What did I think? I thought he was nuts, and that wasn't because of what he posed, just that he posed it. As I said, he's usually the practical one, and I come up with these hair-brained adventures. Once in a while, though, he surprises me.
The truth of the matter, though, is that we probably could live in Europe semi-permanently . . . or even permanently if not for a few minor inconveniences. Taking out of consideration the distance from Jason, our families and friends (and the cost), I struggled to come up with five reasons I couldn't live in Europe permanently.
I would have to take Riley with me if we were moving. That isn't as much a problem as how to get him there. While most of Europe doesn't have a quarantine law for pets, the big hassle would be transporting him on a plane. I would never put him in cargo for such a long flight. That means, I would have to shove his chunky butt into a carry-on case, and while he fits, it's more like a sausage casing which, considering his porky little self, would be appropriate.
Once I solved *that* problem, I'd have to figure out where to put him while on the plane. If you saw my post about our flight home, you know that we are now spoiled since we flew business class. The bit problem with that is that there is no place to stow a case during take-off and landing except in the overhead bin. While he'd fit, I don't know if the airlines would permit it.
Don't worry, Little Dude. We'll figure it out.
4. Uncovered Food in Markets & Stores
Americans complain a lot about the post offices here. Heck, if you live in our area, our post office is about 8 miles away (There are two a lot closer, but heaven forbid the government should make things easy.), and it is always always always packed with customers waiting in line to go to one of two manned windows. Think that's bad? Think again.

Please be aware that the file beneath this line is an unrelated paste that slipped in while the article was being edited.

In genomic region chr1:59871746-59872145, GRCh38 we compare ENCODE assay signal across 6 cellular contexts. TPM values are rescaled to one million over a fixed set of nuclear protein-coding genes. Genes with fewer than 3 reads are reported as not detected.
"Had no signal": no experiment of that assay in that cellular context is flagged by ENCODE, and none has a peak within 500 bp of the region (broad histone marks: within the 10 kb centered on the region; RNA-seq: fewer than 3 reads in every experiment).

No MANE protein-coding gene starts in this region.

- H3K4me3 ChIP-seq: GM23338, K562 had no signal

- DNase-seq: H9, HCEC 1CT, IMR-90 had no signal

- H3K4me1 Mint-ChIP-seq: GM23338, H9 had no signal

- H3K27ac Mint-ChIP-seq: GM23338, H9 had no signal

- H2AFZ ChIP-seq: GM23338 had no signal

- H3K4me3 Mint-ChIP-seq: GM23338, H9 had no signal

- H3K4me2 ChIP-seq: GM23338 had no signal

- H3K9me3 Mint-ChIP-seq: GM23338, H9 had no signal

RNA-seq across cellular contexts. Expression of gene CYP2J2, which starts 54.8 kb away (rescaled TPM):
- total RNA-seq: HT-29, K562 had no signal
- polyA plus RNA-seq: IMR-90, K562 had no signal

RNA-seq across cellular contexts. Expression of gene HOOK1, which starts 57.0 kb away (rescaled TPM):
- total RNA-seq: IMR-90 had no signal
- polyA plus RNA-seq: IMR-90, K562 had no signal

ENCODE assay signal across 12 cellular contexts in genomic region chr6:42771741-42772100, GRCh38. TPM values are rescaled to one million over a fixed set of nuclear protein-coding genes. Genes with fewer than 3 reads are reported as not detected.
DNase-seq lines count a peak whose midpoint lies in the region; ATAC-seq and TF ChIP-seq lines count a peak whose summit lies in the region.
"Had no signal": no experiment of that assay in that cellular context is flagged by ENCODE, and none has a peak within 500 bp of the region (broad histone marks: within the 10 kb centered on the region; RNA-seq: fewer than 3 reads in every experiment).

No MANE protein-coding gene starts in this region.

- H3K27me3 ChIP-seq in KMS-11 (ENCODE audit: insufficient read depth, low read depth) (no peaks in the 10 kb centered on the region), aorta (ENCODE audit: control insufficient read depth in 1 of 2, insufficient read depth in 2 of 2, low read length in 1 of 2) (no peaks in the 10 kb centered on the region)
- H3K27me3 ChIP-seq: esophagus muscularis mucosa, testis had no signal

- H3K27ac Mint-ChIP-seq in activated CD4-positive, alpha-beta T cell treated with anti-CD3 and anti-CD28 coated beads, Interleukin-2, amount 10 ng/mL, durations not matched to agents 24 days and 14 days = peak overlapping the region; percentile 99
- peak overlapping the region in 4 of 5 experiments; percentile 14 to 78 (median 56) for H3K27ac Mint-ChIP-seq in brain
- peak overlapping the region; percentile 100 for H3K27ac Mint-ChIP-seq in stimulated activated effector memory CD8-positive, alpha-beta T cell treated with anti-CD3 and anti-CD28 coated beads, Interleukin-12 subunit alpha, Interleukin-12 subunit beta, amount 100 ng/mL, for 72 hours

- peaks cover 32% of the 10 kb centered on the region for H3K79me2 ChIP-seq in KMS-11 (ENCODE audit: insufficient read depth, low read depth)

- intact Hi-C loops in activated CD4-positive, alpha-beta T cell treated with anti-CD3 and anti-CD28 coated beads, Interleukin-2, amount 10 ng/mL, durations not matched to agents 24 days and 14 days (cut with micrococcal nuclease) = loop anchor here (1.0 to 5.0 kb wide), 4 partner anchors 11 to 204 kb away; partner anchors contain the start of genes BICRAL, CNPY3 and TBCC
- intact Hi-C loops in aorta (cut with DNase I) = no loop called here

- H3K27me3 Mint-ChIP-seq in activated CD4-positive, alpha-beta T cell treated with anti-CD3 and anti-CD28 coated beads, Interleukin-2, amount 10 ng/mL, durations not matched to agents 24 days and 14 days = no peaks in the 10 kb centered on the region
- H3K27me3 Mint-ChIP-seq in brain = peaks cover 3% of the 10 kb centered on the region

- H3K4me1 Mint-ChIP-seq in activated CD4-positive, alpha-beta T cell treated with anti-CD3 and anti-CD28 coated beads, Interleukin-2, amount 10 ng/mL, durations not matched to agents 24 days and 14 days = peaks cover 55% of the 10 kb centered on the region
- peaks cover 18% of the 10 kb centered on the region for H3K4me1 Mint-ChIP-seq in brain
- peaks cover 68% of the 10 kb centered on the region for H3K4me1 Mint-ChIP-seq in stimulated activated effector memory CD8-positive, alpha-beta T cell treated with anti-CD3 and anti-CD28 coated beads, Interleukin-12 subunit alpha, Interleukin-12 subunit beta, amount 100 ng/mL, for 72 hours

"Laurie, is there a post office near here?" I asked our Spoleto host one afternoon. "I need to get a box to mail some stuff home."
He told us how to get to the closest one and added, "It's quite busy, though." He told us about another one that was almost as close.
"Is service faster in that one?" I asked. Silly me.
"No," he replied. "It's worse. If you go there, plan on taking a lunch." (Hello! Why even bother mentioning it then?)
So what do you do in the post office that is so maddening?
Take your number, sit, and watch the displays sssslllloooowwwwllllyyy move when a patron who was smart enough to get there earlier than you finally finishes and leaves. Try not to fall asleep while the heat inside the building increases in proportion to the number of people (A LOT!) waiting in the lobby. Wonder what is so complicated that it takes every customer about 10-20 minutes to complete his or her transaction. Glare at the man who has burped loud enough to wake the dead. Jump up and yell as soon as you see your number finally appear on the screen and stamp on feet or jump over chairs to get to the counter so the clerk who is lucky enough to get you doesn't think you aren't there and moves on to the next number. Thirty seconds of hand-signaling and broken Italian later, the clerk sends you on your way without performing a transaction and takes the next number.
Of course, I could fix this one, too. I'd never mail anything. End of story.
Bottom line, I could live with most of these things by simply avoiding them. Heck, we've moved all over the country and adapted. Europe wouldn't be that big of a stretch. The weather is a big issue, though. It's one reason we moved back to Vegas, so you know we put a lot of importance on good weather. Sigh.
Any of you have reasons you couldn't move somewhere?